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ASA  FLIGHT  COMPUTER    » E6-B «
(   5"  /  12.5  cm  Diameter  )




                                           
AVIATION SUPPLIES & ACADEMICS, INC., ( ASA )  Newcastle, WA / USA
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Model » E6-B «                              Made in Korea  (1992)

The Main Chapters of the Manual are ...

1st picture = CALCULATOR SIDE of the Flight Computer:
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The  CALCULATOR  of the computer consists of a special circular
slide rule with 10..100 scales for multiplication and division.
The associated third scale is calibrated in hours and minutes.

 o Time, Speed and Distance Problems
 o Fuel Consumption Problems
 o Conversions
   - Nautical to Statute Miles
   - U.S. Gallons to Imperial Gallons
   - Quantity / Weight Conversions
 o Using the Altitute and Speed Correction Windows
 o True Airspeed and Density Altitude
 o Converting Mach Number to True Airspeed
 o True Altitude
 o Feed Per Mile vs. Feed Per Minute
 o Off-Course Problems
 o The Crosswind Table

The rectangular (1st) SLIDER-SIDE has Quick Reference Materials:

 o Nautical WAC & SEC ;  Statute WAC & SEC Miles  
 o Off-Course Correction
 o Flight Plan Information
 o Special Equipment Suffix
 o Wind Component Grid
 o Crosswind Correction

2nd picture = WIND SIDE of the Flight Computer:
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The WIND SIDE of the computer consists of a rotating azimuth and
a rectangular grid ( 2nd SLIDER-SIDE ),  that slides up and down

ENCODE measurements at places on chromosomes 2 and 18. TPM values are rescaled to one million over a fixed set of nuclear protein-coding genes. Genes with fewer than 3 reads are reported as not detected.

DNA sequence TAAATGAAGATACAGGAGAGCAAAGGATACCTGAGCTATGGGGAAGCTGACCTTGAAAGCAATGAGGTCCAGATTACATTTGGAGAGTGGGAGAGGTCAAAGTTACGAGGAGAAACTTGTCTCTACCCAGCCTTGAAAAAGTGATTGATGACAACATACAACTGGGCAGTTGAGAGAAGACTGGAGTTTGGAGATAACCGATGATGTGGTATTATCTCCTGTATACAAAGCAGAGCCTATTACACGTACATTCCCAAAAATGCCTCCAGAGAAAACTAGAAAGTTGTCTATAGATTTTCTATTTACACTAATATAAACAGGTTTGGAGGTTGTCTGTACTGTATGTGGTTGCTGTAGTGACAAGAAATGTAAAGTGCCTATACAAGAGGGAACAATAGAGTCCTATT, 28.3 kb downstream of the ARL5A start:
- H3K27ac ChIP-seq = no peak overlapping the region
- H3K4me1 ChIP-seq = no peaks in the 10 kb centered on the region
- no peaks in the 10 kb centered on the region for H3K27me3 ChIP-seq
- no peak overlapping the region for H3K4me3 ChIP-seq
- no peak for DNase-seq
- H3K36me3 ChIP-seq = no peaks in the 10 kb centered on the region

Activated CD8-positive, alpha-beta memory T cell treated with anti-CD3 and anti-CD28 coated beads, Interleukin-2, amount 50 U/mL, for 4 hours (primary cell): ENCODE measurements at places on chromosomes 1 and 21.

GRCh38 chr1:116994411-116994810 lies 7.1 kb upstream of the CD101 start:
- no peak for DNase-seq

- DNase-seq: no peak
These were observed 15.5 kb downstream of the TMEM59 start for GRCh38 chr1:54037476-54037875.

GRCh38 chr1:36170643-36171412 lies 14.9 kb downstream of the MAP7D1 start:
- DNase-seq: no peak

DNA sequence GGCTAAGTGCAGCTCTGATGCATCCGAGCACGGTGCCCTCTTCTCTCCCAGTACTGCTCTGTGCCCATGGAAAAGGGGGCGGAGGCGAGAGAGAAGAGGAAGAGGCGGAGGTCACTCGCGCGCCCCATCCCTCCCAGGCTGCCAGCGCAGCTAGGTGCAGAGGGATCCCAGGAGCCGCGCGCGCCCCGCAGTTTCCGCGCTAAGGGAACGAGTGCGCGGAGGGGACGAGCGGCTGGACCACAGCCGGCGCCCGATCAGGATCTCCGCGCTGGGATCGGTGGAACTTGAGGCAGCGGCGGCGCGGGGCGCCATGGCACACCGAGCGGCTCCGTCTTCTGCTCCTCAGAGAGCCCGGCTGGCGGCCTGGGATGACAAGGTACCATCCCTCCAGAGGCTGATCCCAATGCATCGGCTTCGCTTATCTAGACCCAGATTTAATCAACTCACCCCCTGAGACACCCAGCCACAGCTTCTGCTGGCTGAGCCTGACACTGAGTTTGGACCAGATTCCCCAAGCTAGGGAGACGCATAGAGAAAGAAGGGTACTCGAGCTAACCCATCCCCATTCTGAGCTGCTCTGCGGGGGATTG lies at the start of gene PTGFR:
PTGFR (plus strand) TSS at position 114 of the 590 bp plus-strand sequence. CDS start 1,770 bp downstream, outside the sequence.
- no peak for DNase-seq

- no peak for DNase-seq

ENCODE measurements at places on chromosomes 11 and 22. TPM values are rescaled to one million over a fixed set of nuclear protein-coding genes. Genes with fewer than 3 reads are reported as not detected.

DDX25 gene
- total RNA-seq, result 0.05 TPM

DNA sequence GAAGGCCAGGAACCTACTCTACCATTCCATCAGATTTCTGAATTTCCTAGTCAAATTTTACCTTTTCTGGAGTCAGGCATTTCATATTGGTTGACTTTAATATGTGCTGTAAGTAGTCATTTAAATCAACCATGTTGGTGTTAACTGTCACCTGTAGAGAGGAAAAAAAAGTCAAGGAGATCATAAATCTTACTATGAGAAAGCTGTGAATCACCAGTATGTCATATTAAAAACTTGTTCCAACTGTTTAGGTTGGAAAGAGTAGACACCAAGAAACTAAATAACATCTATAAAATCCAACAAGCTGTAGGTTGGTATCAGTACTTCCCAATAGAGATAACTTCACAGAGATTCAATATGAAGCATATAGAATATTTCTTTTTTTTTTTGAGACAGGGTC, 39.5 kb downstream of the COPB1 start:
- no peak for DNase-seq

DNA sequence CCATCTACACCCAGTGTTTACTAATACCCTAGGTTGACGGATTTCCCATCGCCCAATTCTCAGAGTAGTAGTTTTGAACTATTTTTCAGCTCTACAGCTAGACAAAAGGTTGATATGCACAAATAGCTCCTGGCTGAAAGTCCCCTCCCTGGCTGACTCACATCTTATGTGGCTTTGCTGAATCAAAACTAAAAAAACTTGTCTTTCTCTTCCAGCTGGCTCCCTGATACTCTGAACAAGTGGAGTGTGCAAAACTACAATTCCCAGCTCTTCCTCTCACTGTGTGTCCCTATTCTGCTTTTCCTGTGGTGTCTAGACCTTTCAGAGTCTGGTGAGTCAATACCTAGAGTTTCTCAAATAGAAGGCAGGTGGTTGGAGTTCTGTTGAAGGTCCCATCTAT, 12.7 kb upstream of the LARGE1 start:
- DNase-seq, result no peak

through the azimuth.  The  AZIMUTH CIRCLE  rotates freely and is
graduated into 360°.  The transparent portion is frosted so that
it can be written on with a pencil.

REMARKS:
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The  Flight Computer  is made of  aluminum  and  came in a  soft-
plastic case  with a (40 pages) instruction book.

Some associated "Hardware" & "Software" ...
Every Flight School recomments learning the B6-B ...

The "modern" ( 1998 )  » Rod Machado's Private Pilote Handbook «
refer to this  » ASA E6-B «  Flight Computer of 1992. The author
emphasizes ( chapter 14, p.N35 ):

   "Patented by Lieutenant Phillip Dalton on June 30th, 1936,
    the E6-B has become one of the most familiar items in all
    of aviation ( E6-B was probably a military designation ).
    You might be wondering why I recommend learning to use a
    mechanical flight computer when there are so many wonderful
    electronic computers on the market. There are two reasons.
    First, it's important that you understand the principles
    behind the calculations, and the E6-B shows the facts in a
    way electronic computers can't. Second, you can always get
    a usable calculation from an E6-B. No dead batteries, bad
    circuit boards, inoperative LCDs, or other electronic
    maladies."
                    Historical Remarks ...
impressum:
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© C.HAMANN   http://public.beuth-hochschule.de/~hamann   04/08/13